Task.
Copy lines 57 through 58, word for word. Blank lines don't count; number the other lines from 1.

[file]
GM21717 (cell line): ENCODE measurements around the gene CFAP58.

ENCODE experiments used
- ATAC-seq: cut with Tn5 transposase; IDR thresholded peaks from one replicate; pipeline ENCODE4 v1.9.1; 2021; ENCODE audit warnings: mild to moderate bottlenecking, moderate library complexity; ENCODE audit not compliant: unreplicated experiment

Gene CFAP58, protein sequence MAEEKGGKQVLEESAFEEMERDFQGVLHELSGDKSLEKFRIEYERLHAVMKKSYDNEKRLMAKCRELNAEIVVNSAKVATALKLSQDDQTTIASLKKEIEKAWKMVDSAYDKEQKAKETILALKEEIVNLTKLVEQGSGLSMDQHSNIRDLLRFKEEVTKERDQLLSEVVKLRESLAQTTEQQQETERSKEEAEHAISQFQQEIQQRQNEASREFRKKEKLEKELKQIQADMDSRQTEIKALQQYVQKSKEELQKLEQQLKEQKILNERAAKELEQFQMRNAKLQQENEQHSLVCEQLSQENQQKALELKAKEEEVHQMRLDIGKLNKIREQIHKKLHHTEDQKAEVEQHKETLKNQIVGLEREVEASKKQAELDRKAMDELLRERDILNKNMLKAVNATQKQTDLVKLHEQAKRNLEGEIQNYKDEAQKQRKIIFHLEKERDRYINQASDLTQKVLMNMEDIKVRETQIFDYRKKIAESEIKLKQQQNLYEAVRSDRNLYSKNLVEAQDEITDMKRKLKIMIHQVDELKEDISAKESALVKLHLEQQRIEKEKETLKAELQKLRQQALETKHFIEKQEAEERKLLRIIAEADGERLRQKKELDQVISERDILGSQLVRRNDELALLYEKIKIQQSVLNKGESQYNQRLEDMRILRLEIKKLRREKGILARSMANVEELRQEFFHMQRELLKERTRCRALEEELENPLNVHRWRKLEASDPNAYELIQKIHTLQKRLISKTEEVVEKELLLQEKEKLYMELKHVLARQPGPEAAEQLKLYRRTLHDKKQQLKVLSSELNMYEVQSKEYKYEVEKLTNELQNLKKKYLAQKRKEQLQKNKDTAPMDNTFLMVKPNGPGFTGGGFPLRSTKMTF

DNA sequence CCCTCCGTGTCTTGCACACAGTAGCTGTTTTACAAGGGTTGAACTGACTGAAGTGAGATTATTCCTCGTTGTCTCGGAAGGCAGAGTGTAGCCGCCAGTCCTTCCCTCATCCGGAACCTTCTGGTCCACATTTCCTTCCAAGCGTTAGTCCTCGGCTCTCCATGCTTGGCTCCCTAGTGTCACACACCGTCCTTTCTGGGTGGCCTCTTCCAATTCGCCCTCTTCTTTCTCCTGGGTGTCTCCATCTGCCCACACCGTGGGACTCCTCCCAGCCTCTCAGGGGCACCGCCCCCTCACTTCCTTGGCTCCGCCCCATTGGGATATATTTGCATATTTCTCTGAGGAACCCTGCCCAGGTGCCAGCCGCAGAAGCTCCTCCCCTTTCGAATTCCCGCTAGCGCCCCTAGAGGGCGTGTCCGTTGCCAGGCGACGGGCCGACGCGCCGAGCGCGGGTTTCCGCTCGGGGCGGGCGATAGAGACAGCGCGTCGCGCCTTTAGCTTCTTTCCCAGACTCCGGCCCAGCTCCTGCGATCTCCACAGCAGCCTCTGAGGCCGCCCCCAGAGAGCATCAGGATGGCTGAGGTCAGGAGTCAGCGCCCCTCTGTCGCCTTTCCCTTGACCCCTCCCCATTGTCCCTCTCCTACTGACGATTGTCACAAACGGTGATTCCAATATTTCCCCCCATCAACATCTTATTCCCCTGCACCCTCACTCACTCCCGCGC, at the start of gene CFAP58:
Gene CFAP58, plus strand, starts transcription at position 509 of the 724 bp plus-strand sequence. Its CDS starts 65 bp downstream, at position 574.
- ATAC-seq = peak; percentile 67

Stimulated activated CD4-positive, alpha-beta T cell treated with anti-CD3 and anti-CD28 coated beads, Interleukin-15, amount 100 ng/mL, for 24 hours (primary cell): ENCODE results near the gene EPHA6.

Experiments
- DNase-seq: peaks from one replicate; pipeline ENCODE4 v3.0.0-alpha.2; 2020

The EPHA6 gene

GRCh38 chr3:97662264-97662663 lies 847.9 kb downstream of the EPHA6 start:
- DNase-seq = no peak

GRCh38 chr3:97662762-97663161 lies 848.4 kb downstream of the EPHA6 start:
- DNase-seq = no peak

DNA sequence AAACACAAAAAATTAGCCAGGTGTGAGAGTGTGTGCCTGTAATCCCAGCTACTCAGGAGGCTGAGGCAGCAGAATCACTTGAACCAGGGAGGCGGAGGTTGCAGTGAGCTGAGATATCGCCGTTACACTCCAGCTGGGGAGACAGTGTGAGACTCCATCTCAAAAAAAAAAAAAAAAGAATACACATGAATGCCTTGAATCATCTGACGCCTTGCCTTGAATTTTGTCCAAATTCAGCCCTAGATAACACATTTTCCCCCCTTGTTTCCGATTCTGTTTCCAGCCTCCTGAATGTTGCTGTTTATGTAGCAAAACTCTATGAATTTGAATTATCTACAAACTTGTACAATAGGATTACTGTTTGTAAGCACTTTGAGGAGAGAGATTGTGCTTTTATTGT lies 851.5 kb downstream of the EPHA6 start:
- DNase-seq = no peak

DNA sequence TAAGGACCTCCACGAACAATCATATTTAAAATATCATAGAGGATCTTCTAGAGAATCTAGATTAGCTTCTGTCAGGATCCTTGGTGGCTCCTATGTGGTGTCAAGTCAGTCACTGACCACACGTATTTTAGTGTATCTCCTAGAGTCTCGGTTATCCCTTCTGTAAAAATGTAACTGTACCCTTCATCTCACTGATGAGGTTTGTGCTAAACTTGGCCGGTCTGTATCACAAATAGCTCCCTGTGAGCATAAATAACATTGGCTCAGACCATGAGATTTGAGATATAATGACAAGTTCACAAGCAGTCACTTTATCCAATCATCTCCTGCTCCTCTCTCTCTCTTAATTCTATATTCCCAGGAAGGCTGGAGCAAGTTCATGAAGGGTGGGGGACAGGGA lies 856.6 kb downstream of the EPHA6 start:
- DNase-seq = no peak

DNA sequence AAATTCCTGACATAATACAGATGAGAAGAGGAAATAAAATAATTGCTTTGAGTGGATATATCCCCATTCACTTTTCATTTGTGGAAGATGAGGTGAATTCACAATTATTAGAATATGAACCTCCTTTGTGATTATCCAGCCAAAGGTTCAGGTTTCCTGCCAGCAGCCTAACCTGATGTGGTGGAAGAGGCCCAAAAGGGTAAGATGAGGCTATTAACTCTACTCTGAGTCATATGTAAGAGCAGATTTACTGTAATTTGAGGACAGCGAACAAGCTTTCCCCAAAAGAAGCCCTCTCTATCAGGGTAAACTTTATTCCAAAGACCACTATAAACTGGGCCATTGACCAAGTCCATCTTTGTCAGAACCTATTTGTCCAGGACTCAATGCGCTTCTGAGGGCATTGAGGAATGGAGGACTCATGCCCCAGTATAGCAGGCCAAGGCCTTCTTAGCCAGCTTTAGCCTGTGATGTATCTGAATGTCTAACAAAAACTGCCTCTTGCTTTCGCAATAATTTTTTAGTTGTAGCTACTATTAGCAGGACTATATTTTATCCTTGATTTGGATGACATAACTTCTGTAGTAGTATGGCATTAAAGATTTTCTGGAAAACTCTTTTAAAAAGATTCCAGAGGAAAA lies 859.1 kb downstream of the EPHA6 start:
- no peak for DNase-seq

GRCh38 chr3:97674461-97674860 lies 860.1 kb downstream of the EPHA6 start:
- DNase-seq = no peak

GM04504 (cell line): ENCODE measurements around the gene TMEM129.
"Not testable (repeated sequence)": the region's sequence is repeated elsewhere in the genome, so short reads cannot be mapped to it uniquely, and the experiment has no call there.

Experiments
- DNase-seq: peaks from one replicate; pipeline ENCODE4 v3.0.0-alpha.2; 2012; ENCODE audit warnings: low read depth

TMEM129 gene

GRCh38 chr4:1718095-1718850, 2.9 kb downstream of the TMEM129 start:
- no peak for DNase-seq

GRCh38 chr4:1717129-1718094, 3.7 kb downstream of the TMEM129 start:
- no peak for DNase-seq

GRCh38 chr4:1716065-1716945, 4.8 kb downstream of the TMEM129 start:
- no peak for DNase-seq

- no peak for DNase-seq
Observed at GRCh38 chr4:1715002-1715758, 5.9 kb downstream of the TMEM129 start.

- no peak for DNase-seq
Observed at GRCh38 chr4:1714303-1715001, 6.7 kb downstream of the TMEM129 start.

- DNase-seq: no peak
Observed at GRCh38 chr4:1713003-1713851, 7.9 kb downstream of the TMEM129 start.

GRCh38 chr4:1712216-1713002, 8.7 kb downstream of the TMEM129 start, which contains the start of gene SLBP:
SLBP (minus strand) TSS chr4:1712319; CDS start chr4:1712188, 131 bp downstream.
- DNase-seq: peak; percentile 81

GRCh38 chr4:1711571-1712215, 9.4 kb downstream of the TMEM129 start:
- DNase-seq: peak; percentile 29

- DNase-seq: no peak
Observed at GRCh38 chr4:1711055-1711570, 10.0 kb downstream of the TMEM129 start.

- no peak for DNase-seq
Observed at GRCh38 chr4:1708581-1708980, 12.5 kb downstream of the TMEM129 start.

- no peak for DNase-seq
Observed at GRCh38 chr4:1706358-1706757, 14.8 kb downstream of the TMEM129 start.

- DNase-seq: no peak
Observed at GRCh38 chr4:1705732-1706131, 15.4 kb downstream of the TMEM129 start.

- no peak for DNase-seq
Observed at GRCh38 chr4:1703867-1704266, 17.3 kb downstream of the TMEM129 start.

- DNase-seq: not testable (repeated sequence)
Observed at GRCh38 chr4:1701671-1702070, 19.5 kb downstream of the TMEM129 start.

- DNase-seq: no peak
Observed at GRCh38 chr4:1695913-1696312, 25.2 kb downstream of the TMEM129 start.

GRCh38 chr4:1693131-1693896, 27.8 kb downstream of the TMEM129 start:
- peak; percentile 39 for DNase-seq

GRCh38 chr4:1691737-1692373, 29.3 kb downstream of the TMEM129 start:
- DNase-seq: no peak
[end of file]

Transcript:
Observed at GRCh38 chr4:1701671-1702070, 19.5 kb downstream of the TMEM129 start.

- DNase-seq: no peak